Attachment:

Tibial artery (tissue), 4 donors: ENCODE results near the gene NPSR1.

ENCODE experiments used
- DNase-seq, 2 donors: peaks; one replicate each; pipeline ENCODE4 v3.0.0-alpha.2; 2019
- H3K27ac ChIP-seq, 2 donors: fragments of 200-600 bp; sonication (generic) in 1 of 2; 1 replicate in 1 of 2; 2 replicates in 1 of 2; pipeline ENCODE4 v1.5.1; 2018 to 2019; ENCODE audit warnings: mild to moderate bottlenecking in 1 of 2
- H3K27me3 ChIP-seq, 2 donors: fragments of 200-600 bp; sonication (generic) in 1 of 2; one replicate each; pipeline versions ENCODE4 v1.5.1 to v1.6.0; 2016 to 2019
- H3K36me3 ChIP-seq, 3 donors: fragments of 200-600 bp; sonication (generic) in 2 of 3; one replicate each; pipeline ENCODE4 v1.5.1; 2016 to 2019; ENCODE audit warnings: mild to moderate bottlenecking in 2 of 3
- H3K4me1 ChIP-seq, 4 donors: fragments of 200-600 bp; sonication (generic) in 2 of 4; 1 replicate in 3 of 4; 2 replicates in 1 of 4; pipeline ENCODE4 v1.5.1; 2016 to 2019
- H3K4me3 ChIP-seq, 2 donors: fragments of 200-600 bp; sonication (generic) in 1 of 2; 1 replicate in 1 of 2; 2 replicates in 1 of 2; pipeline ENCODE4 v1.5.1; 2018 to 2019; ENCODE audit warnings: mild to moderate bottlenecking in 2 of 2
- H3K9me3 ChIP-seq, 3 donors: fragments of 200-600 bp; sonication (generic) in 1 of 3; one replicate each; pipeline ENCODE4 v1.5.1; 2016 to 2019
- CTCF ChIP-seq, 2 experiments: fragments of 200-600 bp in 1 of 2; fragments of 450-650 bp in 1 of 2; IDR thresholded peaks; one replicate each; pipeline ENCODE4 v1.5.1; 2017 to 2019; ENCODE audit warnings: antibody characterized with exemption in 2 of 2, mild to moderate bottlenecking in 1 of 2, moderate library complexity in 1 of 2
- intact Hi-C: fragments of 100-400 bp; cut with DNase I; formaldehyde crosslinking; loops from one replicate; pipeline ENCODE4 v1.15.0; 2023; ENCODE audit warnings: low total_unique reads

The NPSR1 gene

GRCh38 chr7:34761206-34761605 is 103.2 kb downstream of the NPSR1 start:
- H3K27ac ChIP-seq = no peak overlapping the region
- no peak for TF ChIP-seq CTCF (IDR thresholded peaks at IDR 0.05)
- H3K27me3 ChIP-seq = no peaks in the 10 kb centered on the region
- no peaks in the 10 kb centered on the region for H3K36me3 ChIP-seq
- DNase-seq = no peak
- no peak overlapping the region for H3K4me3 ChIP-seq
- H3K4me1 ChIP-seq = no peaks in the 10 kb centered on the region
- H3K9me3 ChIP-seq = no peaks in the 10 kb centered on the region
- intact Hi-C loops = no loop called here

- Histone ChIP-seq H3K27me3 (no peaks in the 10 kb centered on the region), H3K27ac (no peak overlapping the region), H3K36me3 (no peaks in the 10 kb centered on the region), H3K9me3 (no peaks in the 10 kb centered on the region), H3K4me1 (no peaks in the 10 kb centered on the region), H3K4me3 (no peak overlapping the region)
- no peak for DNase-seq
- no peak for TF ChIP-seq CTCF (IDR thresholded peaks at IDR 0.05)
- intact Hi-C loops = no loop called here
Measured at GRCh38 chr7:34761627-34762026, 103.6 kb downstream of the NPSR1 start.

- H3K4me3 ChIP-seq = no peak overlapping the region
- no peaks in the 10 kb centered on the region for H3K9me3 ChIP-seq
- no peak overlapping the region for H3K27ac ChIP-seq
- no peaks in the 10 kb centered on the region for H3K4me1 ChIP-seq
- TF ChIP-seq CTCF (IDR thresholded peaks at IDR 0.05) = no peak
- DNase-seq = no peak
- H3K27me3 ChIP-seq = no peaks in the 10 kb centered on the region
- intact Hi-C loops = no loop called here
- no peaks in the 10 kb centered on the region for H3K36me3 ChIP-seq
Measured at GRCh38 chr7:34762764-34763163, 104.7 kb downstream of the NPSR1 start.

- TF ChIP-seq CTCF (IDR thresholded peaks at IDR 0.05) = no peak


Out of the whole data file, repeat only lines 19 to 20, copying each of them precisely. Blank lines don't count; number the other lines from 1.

- no peak overlapping the region for H3K4me3 ChIP-seq
- H3K4me1 ChIP-seq = no peaks in the 10 kb centered on the region